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Capital Shortage Hampers Seniors Housing Borrowers

Capital Shortage Hampers Seniors Housing Borrowers

The lack of available capital, especially debt financing, was a much-discussed topic recently at the annual conference of the National Investment Center for the Seniors Housing & Care Industry (NIC). Speakers and attendees alike at the conference held at the Sheraton Chicago Hotel & Towers wanted to know when capital will return to the sector, what the capital vehicles will be, and what capital will cost.

“Capital providers want to embrace the senior housing industry,” noted Kevin McMeen, president of Chicago-based MidCap Financial, one of a number of executives who spoke on the financing issue at the NIC conference. “But getting back to a normal debt capital environment has been painful.”

At the peak of the last cycle, debt financing was plentiful from banks, finance companies, insurance companies, the commercial mortgage-backed securities market, real estate investment trusts (REITs), and the government sponsored enterprises (GSEs)– Fannie Mae and Freddie Mac. Many lenders pulled back during the downturn, resulting in a shortage of capital for the sector.

Even so, a handful of commercial lenders are still financing seniors housing projects. “We’ve had our hiccups,” acknowledged Angela Mago, senior vice president and national manager at Cleveland-based KeyBank Real Estate Capital. The bank currently has a $500 million portfolio of properties in the lease-up phase.

Mago admitted leasing has gone slower than projected and it’s taking longer to recycle capital. And, she added, the bank isn’t doing new construction lending. “We have better opportunities with refinancing and acquisitions,” she said. The bank may contemplate a return to construction lending in a year or two, but only very selectively and with existing clients, Mago added.

Lenders of all types favor experienced operators and owners. Underwriting standards remain stringent. Equity contributions start at approximately 25% and go as high as 40%. Before 2008, contributions started at 15% to 20% and generally did not exceed 25%.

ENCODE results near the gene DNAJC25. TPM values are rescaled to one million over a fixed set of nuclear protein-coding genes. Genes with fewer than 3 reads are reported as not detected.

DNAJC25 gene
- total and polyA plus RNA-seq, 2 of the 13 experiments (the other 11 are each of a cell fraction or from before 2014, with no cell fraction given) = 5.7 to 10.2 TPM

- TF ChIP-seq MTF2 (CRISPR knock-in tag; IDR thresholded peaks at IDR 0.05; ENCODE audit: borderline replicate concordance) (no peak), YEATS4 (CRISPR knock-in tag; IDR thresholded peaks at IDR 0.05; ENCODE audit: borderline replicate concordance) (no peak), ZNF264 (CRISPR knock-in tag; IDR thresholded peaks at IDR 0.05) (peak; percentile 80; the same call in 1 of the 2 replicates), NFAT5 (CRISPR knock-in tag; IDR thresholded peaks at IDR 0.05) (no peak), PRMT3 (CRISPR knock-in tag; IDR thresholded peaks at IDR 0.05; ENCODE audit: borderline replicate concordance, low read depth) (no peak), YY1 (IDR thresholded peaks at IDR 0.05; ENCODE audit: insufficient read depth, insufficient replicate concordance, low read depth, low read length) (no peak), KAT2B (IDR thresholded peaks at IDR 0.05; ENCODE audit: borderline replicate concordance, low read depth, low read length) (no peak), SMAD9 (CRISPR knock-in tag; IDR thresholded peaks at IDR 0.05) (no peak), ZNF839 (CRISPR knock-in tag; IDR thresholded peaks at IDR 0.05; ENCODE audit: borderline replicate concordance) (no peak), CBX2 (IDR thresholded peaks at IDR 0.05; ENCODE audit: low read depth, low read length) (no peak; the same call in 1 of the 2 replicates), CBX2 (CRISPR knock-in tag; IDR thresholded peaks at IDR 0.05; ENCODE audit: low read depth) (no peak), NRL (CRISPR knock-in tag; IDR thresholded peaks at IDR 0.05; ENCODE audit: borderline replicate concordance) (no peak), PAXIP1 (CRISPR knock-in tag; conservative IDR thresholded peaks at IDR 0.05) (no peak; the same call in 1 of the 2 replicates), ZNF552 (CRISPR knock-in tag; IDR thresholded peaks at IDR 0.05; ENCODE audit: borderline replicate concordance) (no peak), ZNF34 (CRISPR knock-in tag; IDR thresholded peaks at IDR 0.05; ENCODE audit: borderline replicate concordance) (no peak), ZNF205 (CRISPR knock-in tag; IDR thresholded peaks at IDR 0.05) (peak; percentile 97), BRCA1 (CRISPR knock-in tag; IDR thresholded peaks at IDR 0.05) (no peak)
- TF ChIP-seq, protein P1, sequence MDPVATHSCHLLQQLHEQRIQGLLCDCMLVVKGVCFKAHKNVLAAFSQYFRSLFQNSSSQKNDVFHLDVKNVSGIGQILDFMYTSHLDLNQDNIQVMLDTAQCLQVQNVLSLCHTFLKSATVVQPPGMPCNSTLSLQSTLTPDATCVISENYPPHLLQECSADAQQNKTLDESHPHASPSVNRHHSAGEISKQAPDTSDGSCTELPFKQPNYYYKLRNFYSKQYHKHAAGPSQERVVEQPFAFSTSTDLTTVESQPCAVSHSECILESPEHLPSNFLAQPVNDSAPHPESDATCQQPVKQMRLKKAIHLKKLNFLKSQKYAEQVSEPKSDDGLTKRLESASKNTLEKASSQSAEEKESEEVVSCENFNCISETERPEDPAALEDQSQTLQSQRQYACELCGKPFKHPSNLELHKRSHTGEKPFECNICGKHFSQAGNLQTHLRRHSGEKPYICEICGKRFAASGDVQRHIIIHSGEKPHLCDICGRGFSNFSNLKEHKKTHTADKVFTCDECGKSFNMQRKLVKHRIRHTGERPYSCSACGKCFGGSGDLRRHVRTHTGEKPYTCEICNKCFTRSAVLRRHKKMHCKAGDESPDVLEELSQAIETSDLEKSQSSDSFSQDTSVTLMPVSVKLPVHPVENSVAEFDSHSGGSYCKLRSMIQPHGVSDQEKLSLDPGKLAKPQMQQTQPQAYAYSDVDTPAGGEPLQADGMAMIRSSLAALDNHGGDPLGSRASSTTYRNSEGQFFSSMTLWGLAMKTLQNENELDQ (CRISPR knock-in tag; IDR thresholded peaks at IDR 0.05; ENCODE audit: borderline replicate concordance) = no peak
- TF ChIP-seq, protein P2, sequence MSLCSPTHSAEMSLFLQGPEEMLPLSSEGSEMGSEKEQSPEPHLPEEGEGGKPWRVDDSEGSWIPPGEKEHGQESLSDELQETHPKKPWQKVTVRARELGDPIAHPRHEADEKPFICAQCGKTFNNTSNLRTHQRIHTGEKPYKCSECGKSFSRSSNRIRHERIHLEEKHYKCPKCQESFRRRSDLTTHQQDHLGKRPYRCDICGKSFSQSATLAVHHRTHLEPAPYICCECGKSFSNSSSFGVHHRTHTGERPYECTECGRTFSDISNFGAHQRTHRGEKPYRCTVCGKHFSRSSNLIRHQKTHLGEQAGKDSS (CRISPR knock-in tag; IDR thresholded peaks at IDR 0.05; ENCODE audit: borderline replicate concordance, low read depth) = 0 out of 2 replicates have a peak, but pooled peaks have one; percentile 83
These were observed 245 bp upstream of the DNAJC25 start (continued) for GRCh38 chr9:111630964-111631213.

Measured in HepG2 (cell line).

REITs to the rescue?

REITs will continue to be a source of financing, though large deals are being favored over small ones. The recent blockbuster $817 million deal between Merrill Gardens and Health Care REIT, the first of its kind to use a structure that allows the REIT to participate in profits, could alter the way REITs invest in the sector.

These kinds of deals have already had a huge impact on the hotel industry, and the Merrill transaction could be the first of several more big deals between REITs and senior housing operators. “This deal could be a game changer,” said Robert Kramer, president of NIC.

With Fannie Mae and Freddie Mac in government conservatorship, concerns persist about how the GSEs might be reformed. For now, however, the GSEs remain committed to the sector, according to agency executives who spoke at the NIC conference about their programs.

“We see seniors housing as a growth business,” said Steven Schmidt, national director of Freddie Mac Seniors Housing Finance. The country’s aging population and the strong performance of Freddie Mac’s existing senior housing portfolio bode well for the sector going forward, he added. Freddie Mac’s current seniors housing portfolio is just under $6 billion and has no foreclosures.